Many expect former Massachusetts governor Mitt Romney to emerge as the frontrunner for the 2012 nomination. And, because of this, there's an additional expectation that Romney will have a difficult task ahead of him, squaring his support for government-provided health care and individual mandates as governor with his opposition to the same as a putative opponent of President Barack Obama.
Why does anyone expect this to be difficult? This is Mitt Romney we're talking about, whose standard issue response is basically to be in favor of whatever will help him win and be against anything he thinks will help him lose. That's the macro consistency running beneath any number of inconsistent positions he's taken in the past.
But okay, how will he overcome the hurdle? Well, as Greg Sargent points out, he'll do it with some convoluted rationalizations:
Now Romney has ventured a new argument: The individual mandate -- as it exists in his plan, at least -- is actually rooted in conservative principles. Romney made the claim at the very end of an interview with Larry King last night:
KING: You are regarded as a true conservative. Where are you, politically, in the labeling business?
ROMNEY: My dad used to be asked that question. I liked what he would say. He would say, I'm conservative as the Constitution and as progressive as Lincoln. And you can look at my positions. Many of my positions I believe are very conservative, all of them, frankly. I know some people say, gee, your Massachusetts health care plan isn't conservative. I say oh, yes it is.
Because right now in this country, people that don't have health insurance go to the hospital if they get a serious illness, and they get treated for free by government. My plan says no, they can't do that. No more free riders. People have to take personal responsibility. I consider it a conservative plan.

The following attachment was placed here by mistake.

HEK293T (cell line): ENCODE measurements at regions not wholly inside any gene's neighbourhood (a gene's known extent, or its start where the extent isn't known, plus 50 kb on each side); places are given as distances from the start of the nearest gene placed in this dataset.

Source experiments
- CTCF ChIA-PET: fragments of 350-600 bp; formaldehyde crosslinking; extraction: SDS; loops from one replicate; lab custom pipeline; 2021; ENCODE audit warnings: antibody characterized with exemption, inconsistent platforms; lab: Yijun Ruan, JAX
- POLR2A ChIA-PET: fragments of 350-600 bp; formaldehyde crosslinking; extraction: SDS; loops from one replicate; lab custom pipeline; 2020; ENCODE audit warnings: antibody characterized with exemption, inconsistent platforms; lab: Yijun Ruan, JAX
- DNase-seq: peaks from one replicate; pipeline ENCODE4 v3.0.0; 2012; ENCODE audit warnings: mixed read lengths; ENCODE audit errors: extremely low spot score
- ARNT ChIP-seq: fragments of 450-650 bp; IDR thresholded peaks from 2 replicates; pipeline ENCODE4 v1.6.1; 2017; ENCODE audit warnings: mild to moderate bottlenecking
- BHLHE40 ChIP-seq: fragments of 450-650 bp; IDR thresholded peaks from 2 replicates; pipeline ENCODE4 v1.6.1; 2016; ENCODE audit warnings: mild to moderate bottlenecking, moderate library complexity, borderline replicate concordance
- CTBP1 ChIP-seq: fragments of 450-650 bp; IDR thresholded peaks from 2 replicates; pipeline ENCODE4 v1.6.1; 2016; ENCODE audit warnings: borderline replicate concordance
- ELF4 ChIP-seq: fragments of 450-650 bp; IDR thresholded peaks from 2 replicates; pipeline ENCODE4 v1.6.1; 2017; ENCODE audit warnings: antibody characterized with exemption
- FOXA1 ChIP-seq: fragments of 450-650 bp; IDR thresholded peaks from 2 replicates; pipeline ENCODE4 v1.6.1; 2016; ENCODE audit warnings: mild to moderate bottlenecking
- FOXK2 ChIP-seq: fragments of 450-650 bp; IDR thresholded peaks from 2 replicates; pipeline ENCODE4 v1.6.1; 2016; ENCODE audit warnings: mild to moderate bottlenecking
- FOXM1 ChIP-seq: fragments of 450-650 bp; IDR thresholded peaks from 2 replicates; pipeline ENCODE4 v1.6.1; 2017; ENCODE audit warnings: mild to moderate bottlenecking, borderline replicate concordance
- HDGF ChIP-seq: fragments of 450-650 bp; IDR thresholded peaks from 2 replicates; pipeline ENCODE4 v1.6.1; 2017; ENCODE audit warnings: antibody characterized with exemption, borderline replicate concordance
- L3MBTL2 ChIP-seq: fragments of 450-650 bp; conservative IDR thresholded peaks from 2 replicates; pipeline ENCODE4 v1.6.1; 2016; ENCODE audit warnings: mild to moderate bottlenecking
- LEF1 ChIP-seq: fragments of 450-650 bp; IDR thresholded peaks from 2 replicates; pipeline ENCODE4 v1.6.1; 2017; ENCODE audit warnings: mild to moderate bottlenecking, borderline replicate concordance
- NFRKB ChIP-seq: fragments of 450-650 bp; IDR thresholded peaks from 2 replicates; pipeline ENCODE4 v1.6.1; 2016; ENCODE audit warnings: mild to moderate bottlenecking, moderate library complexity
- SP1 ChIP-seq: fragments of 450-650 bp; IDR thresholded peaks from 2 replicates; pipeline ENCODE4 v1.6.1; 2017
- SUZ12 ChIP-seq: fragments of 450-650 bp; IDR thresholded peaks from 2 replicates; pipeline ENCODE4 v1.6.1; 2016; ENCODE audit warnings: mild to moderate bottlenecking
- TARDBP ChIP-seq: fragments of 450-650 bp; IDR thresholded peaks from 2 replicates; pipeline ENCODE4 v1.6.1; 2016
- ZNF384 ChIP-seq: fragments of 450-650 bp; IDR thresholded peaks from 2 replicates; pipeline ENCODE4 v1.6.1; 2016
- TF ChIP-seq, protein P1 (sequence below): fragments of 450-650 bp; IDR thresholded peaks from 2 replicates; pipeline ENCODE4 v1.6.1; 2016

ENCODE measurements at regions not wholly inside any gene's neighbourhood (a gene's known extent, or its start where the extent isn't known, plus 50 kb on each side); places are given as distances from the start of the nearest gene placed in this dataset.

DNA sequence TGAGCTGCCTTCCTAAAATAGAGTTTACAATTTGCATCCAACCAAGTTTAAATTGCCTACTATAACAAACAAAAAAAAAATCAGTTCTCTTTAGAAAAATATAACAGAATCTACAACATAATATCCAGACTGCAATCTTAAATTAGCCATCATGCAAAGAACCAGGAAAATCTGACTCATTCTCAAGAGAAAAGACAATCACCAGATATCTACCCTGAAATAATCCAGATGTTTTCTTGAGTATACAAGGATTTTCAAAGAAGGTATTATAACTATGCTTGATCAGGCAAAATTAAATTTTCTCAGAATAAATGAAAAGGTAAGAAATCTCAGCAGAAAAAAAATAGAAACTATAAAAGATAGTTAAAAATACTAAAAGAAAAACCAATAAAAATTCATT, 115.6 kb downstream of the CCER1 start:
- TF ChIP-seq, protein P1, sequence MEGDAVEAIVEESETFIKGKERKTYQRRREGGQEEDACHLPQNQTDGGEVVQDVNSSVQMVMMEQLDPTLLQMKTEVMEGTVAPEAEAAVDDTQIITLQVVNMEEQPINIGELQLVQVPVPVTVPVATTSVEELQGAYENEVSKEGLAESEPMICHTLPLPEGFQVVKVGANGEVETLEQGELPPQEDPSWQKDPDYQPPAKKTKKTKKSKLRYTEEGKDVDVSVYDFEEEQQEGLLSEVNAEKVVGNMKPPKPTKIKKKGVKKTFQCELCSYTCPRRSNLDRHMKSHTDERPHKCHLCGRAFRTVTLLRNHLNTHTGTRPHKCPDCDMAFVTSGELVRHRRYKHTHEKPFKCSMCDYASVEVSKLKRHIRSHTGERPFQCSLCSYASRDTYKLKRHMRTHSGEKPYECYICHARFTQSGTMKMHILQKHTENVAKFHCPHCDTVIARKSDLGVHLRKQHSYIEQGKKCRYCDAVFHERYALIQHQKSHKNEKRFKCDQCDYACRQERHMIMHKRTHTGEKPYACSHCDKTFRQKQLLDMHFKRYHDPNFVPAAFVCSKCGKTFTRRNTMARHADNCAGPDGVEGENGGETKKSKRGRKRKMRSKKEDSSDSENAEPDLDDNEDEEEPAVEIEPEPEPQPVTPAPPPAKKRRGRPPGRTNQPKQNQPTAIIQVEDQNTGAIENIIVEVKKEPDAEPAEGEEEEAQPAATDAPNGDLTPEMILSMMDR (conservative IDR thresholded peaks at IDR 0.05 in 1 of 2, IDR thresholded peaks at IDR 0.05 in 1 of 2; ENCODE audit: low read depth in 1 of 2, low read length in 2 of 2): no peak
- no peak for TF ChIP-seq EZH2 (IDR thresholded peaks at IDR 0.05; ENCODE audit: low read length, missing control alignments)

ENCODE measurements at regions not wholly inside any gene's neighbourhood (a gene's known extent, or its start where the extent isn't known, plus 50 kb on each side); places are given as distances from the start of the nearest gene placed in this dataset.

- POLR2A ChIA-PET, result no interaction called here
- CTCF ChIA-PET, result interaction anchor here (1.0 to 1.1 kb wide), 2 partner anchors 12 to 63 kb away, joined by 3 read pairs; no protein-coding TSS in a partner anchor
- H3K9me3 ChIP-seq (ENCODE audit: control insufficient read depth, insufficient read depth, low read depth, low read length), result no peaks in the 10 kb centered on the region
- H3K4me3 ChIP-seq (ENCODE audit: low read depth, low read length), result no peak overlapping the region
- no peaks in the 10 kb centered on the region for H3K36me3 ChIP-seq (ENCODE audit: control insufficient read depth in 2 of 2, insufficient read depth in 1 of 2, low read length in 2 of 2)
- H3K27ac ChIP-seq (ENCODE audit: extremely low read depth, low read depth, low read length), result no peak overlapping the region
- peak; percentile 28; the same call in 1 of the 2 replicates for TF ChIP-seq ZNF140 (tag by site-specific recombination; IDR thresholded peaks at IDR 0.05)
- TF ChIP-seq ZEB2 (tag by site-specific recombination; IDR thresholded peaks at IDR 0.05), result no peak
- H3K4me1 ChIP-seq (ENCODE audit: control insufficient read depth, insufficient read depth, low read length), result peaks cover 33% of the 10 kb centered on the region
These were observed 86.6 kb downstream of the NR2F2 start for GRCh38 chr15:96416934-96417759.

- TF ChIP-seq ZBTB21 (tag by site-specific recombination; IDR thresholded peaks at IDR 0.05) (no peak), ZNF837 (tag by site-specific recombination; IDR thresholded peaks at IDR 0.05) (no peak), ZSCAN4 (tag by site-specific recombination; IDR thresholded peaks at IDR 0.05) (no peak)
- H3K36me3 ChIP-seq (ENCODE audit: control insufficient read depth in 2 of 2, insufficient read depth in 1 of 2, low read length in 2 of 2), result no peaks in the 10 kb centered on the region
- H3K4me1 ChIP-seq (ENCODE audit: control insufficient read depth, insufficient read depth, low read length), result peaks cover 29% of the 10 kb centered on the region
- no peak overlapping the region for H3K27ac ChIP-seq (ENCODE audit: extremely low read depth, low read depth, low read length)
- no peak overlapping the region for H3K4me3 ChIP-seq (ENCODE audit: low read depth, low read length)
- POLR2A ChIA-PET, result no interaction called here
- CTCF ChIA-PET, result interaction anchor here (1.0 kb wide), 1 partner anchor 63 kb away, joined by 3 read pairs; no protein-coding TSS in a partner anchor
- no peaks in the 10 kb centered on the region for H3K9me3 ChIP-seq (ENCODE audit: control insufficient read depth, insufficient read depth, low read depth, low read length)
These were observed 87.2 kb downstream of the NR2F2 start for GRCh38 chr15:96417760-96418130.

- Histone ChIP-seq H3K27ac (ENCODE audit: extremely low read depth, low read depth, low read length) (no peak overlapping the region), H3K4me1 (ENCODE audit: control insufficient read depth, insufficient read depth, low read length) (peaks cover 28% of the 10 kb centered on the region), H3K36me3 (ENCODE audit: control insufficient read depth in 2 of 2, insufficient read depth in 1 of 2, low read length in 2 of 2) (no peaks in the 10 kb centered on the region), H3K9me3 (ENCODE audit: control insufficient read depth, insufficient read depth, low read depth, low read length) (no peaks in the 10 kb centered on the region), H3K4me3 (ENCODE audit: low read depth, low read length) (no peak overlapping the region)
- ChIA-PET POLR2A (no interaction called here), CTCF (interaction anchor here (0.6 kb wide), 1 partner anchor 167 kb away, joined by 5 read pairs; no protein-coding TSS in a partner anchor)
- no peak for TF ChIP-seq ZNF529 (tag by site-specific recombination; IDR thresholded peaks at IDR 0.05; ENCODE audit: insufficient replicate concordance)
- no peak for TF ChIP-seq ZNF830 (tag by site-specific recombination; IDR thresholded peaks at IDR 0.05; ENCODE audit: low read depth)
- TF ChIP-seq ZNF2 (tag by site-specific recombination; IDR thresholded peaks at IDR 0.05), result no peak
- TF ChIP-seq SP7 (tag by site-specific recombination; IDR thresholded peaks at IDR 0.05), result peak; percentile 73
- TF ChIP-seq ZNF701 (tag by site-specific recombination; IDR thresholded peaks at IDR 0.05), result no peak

Basically, the difference is one of philosophy: a state government can impose an individual mandate, but the federal government cannot. That's an argument that could get plenty of mileage within state's rights/"tenther" circles, but it doesn't exactly mitigate the practical outcomes of these policies: the imposition of an individual mandate by the government, in some form.
What's fascinating about this is that, if Mitt wanted to, there's plenty of room for him to run in support of his own health care reform plan writ large and yet put distance between himself and Obama. Romney could highlight his management of the issue, the lack of rancor, the increased bipartisanship and the relative popularity of his health care measure in Massachusetts to suggest that he's a better leader, or more transparent, or more "post-partisan," or more effective. Once upon a time, I thought that Romney's greatest strength as a candidate was his ability to play the happy American technocrat.
But the technocratic/managerial path is just not open to Romney, because the ongoing state of conservative convolutions over health care reform are basically, totally insane. And as long as generic opposition to health care lives in a world where everyone is paranoid about socialism or "death panels," Romney can't do that. So, Romney has to accept the insanity frame. But that's okay, really, because what Romney does best is offer tortured rationalizations for his constantly shifting positions.
UPDATE: Ben Bell at the Boston Herald takes up Romney's contorted positions, here. This point is especially astute:
In the coming months and years, Romney is bound to assert that the two plans are completely different - but that is a losing strategy. The American attention span is getting smaller not larger. We communicate in 140 characters now. Engaging in a debate over the intricacies of the different types of universal health care plans is not something people want to do. So the reality is this: Romney supported universal health care in Massachusetts and he looks duplicitous bashing Obama's plan when his plan was quite similar.
I think that's a pretty excellent point. Romney's explanation is just a long, long walk in the woods, whereas supporters of the health care reform package can pretty simply point out that Romney supported the same kind of individual mandates. Even if Romney's explanation led to some sort of honest distinction, it falls way short of simplicity.
Romney: The Individual Mandate (In My Plan) Is Rooted In Conservative Principles [The Plum Line]